about email as a verb

araujox2002

Member
Spanish
hi...

I'd like to know if this sentence is right, I'm using the email word as a verb.

Please, don’t hesitate to email me if you have any question.


Thank
 
  • winklepicker

    Senior Member
    English (UK)
    The use of email as a verb is fine. I'd leave out the comma, and make questions plural:


    Please don’t hesitate to email me if you have any questions.
     

    cuchuflete

    Senior Member
    EEUU-inglés
    Greetings araujox2002,


    You may wish to make questions plural. That is more idiomatic.

    This is a relatively new word, so the verb form has at least three accepted spellings:

    email
    e-mail
    E-mail
     

    GEmatt

    Senior Member
    English/BE, Français/CH, Deutsch/CH (rustier & rustier)
    This is a relatively new word, so the verb form has at least three accepted spellings:

    email
    e-mail
    E-mail
    Thanks for pointing that out, cuchu.
    Is it common to abbreviate it to simply 'mail'? I see and hear that a lot over here, and didn't know what people were talking about, at first. "Did you get my mail?", things like that.
    Cheers,
    GEmatt
     

    cuchuflete

    Senior Member
    EEUU-inglés
    Thanks for pointing that out, cuchu.
    Is it common to abbreviate it to simply 'mail'? I see and hear that a lot over here, and didn't know what people were talking about, at first. "Did you get my mail?", things like that.
    Cheers,
    GEmatt
    Hi GEmatt,
    Yes, I too hear 'mail' used to mean e-mail message. When mail is used to refer to physical communication, it is typically plural or uncountable. "The mail arrived early today." = The letters, advertisements, newspapers, small packages arrived early today.
     

    elroy

    Imperfect Mod
    US English, Palestinian Arabic bilingual
    I only hear non-native speakers use "mail" that way. I don't think it's common among native speakers.
     

    GEmatt

    Senior Member
    English/BE, Français/CH, Deutsch/CH (rustier & rustier)
    I only hear non-native speakers use "mail" that way. I don't think it's common among native speakers.
    Exactly;). The context here of course is Swiss German and French, but I was wondering if it is used in English as well, hence my question.
    Have a nice evening/day, all.
    GEmatt
     

    Not Logged In

    Banned
    England
    No, mail would never mean email in England. A mailing would be a bulk mailshot or junk mail. Letters (wanted ones) come in the post.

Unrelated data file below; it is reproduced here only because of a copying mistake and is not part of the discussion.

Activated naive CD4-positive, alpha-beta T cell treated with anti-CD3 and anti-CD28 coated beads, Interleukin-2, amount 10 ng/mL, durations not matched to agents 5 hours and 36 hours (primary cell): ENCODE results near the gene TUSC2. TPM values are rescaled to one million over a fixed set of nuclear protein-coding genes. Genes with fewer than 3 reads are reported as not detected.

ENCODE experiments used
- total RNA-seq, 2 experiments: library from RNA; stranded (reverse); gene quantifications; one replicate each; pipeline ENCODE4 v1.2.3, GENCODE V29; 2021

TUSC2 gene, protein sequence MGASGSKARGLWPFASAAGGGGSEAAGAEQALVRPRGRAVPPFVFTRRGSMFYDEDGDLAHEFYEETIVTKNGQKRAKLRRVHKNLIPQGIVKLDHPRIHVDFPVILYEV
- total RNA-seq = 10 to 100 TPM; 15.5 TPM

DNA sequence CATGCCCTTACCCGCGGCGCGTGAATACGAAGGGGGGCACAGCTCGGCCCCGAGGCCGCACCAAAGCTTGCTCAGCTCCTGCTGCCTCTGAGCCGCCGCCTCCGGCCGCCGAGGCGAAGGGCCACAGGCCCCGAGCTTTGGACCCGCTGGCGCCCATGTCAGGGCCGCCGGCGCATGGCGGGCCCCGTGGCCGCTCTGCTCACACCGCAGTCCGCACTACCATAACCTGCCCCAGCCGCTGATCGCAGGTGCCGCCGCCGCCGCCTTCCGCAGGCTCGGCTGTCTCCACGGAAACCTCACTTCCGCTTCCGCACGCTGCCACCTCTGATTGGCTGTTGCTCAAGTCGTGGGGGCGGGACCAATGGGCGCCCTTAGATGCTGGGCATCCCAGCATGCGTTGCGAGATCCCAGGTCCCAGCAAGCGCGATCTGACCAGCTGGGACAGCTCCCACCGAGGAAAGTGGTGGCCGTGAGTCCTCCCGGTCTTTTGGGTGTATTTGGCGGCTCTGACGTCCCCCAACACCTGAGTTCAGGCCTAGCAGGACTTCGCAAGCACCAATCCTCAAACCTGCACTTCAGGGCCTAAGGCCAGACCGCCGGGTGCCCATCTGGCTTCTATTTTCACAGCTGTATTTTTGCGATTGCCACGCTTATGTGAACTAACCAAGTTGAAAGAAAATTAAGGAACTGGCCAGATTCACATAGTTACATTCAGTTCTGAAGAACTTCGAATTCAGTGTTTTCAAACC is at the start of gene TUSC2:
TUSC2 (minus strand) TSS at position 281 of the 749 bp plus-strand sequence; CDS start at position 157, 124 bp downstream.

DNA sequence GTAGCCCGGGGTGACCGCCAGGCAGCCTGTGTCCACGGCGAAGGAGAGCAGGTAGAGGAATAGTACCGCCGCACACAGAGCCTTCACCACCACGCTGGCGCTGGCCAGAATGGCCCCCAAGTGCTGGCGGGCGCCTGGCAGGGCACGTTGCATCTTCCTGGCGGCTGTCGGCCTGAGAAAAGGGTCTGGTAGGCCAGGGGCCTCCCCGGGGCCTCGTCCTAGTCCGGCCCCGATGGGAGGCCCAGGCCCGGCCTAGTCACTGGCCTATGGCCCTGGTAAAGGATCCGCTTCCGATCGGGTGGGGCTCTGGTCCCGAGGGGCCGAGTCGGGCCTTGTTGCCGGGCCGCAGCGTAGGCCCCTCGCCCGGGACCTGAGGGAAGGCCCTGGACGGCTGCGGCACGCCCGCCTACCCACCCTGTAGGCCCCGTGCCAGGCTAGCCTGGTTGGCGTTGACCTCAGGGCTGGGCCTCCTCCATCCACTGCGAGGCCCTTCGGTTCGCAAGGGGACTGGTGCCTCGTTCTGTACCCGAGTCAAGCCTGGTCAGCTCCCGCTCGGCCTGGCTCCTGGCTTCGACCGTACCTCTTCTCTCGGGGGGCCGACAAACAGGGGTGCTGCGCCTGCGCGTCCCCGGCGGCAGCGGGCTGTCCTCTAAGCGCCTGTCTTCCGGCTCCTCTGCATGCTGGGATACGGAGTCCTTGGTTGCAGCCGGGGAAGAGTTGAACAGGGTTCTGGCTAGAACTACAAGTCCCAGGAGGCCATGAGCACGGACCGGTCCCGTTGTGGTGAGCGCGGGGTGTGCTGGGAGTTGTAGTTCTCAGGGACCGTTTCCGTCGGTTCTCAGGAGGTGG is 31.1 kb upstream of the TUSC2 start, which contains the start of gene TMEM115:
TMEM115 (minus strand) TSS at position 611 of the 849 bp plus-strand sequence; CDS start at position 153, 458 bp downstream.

Not Logged In

    Banned
    England
    Nope never for an email. Unless you were spoofing an American as in the film "You got mail!" But you would never use it in a business context.
     

    panjandrum

    Lapsed Moderator
    English-Ireland (top end)
    I'm surprised to read some of this. Perhaps it's because I live in a world that is full of e-mail now. I sent two letters last week - the first time I've used a formal letter-headed format for many weeks.

    Mail = e-mail, noun or verb.

    The stuff that comes on paper is post, not mail.

    Mail me = send me an e-mail.

    I'll mail you the specification - by e-mail.
    I'll send you the specification - ambiguous.

    This is a statement of personal usage, but it is, I believe, normal among my colleagues.
     

    elroy

    Imperfect Mod
    US English, Palestinian Arabic bilingual
    I think this is a clear British-American difference.

    In the US, the stuff that comes on paper is the mail.

    Could you go get the mail?
    Has the mail come yet?

    Please don't read my mail.

    "I'll mail you the specification" clearly states that you will send it in the mail, in the post, in paper format.
    "I'll e-mail you the specification" is what you would use to indicate that you will send it by e-mail.
    "I'll send you the specification" is ambiguous.

    "Mail me" does not mean "send me an e-mail." It's not used at all - not by itself, anyway. We say "e-mail me." For "send me a letter," we would say "Write me."
     

    GEmatt

    Senior Member
    English/BE, Français/CH, Deutsch/CH (rustier & rustier)
    No, mail would never mean email in England.
    Nope never
    Mail = e-mail, noun or verb.
    I'm astonished that anyone can be categorical about this, and right confused as to where this is heading.

    A couple of telephone calls to my in situ contacts (all native BE speakers, living in England) confirmed that they, at least, either do use 'mail' to mean 'email', or they know of that usage, so that puts paid to the "never in England" side of things, as far as I'm concerned. What is clear is that 'mail=email' is used, enough that cuchu and panj (AE and BE, yes?) are aware of it or even use it themselves, but not enough for NLI to believe it has any currency in England.

    Elroy's earlier post seems like good sense, to me:
    I only hear non-native speakers use "mail" that way. I don't think it's common among native speakers.
    in that I know the usage is more widespread among non-native speakers (for example, in the Swiss variants of French and German, "mail" to mean email is fairly standard, though I don't know if this extends to French French and German German). Having said that, NLI is suggesting it is an Americanism, and elroy is begging to differ. Is it all the foreigners' fault?

    GEm
     

    panjandrum

    Lapsed Moderator
    English-Ireland (top end)
    I'm astonished that anyone can be categorical about this, ...
    [...]
    Having said that, NLI is suggesting it is an Americanism, and elroy is begging to differ. Is it all the foreigners' fault?
    I can be categorical about my own personal usage, which is what I clearly reported earlier :)

    Is this an Americanism?
    I really don't know. I suspect that in my case it has happened because I work in a very e-mail-aware context - in which the folder on my desk with snail-mail has "Today's Post" in big letters on the front.